Students learn about South River’s government

By MICHAEL NUNES
Staff Writer

SOUTH RIVER — Third graders from South River Elementary School toured the borough to get a better understand of how the town functions.

“Right now in our social studies class, we are learning about all of the services that are provided by the community. The children really get a chance to see it in action and ask their questions to the actual people who are doing that job,” said Jill Kababick, a third grade teacher at South River Elementary School.

More than 200 third grade students met members of the borough emergency services and local government on May 19, taking time to visit the police station, fire station, EMS building and the museum on Main Street.

According Sgt. Eddie Yorek, who said that the event has been around 15 years, touring students though the police station is a good way of addressing misconceptions about crime that some students may have.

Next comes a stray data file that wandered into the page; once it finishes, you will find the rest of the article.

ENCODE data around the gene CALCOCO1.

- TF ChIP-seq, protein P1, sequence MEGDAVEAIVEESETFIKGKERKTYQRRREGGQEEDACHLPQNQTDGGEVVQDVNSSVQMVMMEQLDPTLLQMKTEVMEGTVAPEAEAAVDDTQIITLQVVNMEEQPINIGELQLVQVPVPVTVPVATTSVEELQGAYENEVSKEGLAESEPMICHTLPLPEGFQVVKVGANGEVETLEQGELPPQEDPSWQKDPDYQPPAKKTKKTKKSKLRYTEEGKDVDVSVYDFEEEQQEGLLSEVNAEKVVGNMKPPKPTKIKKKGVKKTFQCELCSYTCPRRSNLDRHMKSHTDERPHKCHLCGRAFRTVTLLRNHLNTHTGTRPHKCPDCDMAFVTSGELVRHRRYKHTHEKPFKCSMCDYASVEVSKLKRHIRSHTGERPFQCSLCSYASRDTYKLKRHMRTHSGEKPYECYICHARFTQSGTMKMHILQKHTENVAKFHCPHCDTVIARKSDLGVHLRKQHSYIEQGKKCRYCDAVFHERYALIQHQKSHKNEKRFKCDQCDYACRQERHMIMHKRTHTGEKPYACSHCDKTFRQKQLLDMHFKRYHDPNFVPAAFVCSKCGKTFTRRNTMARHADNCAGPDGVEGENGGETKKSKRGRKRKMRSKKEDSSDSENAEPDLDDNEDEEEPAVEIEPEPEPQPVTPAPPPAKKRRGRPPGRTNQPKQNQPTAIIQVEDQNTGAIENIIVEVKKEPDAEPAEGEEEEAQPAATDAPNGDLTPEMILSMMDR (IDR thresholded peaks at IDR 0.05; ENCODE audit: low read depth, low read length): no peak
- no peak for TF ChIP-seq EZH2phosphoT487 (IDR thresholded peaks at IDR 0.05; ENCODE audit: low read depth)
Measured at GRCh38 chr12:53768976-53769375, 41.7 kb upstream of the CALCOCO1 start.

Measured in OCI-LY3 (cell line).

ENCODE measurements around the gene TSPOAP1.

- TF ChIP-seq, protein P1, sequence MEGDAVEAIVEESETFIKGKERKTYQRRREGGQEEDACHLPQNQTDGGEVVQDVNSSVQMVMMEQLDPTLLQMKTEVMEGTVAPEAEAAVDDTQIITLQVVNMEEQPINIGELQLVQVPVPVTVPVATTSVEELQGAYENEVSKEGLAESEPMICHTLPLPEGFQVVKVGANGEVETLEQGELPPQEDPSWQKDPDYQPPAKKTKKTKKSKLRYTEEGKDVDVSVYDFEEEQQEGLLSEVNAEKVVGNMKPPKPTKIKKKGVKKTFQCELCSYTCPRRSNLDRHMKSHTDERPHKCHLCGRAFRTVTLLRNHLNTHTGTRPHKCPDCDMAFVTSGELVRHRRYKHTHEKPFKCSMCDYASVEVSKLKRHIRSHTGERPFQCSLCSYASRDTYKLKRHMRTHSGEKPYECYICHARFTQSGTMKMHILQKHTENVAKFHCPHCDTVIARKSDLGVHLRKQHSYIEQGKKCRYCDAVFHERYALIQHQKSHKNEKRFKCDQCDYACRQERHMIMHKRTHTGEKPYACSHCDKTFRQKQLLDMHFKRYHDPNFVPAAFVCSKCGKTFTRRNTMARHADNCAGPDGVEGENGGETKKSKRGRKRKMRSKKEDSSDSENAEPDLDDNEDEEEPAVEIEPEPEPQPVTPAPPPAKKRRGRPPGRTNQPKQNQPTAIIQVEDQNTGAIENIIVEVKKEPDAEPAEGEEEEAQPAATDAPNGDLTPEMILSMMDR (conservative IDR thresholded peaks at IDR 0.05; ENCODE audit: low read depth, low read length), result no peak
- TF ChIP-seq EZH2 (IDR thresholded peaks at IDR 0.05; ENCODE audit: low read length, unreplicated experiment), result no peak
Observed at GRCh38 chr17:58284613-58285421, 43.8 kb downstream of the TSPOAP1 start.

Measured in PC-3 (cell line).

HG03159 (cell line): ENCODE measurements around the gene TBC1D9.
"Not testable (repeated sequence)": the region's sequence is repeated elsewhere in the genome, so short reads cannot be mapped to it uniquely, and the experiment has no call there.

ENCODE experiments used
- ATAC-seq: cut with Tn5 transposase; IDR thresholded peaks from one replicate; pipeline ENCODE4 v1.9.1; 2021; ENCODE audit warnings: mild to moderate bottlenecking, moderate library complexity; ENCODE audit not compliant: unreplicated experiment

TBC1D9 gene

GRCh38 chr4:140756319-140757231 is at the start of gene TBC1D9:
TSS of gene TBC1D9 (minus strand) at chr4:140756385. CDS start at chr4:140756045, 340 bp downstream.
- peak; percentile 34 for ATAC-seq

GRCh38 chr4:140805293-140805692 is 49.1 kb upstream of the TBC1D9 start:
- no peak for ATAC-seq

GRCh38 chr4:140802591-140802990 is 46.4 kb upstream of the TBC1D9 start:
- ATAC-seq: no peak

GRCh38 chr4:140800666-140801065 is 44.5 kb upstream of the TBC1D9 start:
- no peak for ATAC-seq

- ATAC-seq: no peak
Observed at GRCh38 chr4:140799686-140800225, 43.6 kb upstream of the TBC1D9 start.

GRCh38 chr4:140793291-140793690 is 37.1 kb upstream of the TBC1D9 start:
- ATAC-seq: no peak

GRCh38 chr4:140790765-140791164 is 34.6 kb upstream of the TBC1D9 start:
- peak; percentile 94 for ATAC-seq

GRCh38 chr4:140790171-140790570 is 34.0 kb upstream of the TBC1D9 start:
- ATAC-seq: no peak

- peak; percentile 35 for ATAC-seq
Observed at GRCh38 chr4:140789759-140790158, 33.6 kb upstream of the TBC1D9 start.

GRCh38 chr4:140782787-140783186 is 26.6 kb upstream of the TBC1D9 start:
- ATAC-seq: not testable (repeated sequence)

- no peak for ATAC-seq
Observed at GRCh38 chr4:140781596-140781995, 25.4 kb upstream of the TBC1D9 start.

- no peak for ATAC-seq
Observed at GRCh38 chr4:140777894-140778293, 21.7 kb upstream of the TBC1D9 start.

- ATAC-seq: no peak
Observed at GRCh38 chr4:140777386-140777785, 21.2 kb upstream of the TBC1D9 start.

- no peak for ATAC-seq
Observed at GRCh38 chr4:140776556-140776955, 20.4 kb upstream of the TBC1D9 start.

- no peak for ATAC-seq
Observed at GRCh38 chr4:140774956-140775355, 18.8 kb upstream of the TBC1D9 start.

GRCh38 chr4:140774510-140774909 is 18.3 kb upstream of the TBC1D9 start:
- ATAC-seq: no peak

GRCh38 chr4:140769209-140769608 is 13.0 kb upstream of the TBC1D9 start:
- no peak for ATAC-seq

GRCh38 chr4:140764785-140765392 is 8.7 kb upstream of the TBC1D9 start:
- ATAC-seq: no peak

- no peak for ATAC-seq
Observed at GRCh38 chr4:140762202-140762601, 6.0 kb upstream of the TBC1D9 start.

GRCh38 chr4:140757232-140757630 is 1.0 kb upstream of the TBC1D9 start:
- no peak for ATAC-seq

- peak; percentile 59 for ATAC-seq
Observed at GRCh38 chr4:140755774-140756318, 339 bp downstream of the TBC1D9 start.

“We take them into the cell block, and this is the most important thing for the [students], we tell them not everybody that gets arrested [is a bad person], they just might have made a mistake,” Yorek said. “But there are some bad people, and when you put them behind bars, sometimes it changes their lives for the better.”

Students also met with local politicians and learned how municipality, state and federal governments work.

“This is very important because the children come and it is so good that we have the different levels of government here so that each one can explain a little bit about what they do and the children could have a better idea of how their government works,” said Mayor John Krenzel, who was joined by Assemblywoman Nancy Pinkin (D-Middlesex) and borough Councilman Ryan Jones.

For Pinkin, this is a way to get kids introduced to government and to better shape their understanding of the way things work.

“To me this is where you form people’s thinking about government for the future. This is important to do because it gets them engaged and makes them see that government works for them,” she said.

Contact Michael Nunes at mnunes@gmnews.com.